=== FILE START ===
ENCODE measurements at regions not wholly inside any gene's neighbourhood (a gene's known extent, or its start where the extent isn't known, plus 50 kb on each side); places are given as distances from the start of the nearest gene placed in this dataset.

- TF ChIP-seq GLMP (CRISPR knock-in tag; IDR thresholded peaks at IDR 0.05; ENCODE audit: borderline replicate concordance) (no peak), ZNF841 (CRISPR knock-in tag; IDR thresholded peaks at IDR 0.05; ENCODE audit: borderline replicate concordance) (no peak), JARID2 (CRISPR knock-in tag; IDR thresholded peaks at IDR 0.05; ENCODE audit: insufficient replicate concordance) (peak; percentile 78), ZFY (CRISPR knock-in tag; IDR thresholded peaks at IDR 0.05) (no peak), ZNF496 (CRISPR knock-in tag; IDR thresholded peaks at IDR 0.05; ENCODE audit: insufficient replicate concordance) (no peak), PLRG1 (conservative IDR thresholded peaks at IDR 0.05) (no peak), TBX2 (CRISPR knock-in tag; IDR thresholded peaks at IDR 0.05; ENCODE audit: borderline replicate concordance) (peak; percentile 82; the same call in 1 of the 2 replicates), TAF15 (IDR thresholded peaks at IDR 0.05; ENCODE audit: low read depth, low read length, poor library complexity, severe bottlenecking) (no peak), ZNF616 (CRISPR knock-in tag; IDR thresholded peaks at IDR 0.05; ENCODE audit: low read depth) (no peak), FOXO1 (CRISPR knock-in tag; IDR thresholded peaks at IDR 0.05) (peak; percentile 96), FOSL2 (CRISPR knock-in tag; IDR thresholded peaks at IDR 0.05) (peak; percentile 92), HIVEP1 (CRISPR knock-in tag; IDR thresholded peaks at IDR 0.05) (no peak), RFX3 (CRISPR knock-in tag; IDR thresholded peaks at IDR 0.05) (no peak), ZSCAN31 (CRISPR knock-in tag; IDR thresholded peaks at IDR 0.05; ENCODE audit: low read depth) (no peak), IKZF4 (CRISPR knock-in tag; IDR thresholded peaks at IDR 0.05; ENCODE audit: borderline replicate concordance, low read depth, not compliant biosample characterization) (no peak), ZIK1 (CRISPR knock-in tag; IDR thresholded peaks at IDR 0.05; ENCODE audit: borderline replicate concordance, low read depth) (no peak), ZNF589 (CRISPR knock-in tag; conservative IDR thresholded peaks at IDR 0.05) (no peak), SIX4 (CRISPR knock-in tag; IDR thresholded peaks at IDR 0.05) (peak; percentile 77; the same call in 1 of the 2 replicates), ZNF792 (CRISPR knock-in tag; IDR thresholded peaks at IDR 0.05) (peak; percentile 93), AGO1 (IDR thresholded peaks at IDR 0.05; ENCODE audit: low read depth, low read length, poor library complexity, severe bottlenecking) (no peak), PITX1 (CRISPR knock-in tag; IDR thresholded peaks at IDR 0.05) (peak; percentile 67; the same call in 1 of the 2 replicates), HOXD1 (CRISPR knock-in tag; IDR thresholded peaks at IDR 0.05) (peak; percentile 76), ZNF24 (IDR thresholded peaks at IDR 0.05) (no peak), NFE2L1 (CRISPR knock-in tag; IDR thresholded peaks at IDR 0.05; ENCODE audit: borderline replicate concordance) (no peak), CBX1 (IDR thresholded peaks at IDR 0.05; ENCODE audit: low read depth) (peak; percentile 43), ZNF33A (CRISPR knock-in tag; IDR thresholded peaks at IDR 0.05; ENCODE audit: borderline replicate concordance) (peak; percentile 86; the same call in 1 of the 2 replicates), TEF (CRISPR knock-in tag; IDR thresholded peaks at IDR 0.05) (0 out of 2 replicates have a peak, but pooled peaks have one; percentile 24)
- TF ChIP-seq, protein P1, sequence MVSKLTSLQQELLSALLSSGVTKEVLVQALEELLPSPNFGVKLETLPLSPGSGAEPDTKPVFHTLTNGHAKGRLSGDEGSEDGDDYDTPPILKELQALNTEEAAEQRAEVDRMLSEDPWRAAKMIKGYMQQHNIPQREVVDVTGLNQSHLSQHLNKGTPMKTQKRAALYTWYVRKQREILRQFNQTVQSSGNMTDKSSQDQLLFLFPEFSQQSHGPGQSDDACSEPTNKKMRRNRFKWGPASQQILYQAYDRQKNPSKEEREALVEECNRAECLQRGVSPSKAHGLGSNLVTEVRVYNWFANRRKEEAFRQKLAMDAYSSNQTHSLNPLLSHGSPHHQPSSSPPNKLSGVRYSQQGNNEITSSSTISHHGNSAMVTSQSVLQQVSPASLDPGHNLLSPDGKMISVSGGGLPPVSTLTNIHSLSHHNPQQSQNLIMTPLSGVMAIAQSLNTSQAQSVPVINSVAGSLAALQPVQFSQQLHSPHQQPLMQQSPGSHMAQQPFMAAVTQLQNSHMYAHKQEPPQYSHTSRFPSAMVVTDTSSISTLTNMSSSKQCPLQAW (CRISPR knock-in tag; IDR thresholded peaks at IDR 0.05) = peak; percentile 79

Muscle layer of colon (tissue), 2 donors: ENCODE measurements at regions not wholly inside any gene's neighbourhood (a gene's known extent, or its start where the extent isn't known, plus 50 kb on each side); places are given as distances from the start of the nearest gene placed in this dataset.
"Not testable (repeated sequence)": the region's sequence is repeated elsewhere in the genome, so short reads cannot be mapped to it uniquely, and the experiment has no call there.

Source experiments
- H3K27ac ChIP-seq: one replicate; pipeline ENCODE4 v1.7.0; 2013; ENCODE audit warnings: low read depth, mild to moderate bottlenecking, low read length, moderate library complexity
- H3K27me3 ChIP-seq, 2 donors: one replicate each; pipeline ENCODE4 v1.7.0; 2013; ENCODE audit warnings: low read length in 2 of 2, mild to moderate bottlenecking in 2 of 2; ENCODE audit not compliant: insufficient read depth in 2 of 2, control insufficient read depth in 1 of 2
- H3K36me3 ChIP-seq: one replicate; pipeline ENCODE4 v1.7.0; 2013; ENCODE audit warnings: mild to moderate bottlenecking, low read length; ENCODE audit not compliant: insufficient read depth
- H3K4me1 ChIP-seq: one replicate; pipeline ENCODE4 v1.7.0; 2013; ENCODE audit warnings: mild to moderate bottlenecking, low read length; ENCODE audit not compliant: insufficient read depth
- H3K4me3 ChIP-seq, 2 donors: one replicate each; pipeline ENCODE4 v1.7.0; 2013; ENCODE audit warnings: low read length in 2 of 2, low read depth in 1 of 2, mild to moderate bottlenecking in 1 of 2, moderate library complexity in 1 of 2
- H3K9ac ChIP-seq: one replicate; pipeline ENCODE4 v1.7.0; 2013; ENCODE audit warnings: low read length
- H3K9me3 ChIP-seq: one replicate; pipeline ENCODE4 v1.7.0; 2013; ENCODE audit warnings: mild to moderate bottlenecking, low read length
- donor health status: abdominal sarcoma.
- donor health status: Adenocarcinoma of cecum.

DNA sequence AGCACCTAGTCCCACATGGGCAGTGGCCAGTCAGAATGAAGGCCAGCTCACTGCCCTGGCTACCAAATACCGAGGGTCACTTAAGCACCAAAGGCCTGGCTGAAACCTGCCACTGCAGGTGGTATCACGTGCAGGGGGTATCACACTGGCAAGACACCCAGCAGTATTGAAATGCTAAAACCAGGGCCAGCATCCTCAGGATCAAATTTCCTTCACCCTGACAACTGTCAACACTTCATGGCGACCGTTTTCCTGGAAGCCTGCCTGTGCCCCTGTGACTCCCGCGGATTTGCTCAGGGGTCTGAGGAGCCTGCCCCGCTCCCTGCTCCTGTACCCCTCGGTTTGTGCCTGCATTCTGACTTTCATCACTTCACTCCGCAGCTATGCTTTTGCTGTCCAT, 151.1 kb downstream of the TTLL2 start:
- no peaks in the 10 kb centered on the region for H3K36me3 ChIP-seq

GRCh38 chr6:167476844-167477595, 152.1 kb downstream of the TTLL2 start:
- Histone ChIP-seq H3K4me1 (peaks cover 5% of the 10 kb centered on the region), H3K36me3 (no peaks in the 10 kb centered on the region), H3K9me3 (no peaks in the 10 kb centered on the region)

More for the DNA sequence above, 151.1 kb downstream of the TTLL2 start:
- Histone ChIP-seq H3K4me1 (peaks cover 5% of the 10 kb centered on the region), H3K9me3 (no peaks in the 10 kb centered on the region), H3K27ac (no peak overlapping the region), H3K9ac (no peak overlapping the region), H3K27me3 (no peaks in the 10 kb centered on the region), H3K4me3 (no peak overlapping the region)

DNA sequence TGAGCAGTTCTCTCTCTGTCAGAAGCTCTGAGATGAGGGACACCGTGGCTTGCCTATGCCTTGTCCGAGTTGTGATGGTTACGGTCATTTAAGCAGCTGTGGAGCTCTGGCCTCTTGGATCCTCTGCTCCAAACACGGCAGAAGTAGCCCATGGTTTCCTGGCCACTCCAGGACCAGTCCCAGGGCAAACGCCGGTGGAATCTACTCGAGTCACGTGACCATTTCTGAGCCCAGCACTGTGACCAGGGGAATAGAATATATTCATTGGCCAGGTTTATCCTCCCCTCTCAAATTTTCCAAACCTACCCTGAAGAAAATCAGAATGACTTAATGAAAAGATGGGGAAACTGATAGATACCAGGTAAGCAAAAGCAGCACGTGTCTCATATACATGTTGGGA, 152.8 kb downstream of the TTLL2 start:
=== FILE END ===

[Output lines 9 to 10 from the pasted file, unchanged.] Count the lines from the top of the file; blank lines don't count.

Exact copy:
- H3K36me3 ChIP-seq: one replicate; pipeline ENCODE4 v1.7.0; 2013; ENCODE audit warnings: mild to moderate bottlenecking, low read length; ENCODE audit not compliant: insufficient read depth
- H3K4me1 ChIP-seq: one replicate; pipeline ENCODE4 v1.7.0; 2013; ENCODE audit warnings: mild to moderate bottlenecking, low read length; ENCODE audit not compliant: insufficient read depth